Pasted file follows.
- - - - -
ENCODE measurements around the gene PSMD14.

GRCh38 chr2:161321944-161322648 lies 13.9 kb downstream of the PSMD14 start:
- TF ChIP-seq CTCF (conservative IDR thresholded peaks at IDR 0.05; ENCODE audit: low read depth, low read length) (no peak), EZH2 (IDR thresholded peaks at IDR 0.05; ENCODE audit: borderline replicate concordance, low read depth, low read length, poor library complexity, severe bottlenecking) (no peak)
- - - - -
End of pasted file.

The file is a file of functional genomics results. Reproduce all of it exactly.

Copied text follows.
ENCODE measurements around the gene PSMD14.

GRCh38 chr2:161321944-161322648 lies 13.9 kb downstream of the PSMD14 start:
- TF ChIP-seq CTCF (conservative IDR thresholded peaks at IDR 0.05; ENCODE audit: low read depth, low read length) (no peak), EZH2 (IDR thresholded peaks at IDR 0.05; ENCODE audit: borderline replicate concordance, low read depth, low read length, poor library complexity, severe bottlenecking) (no peak)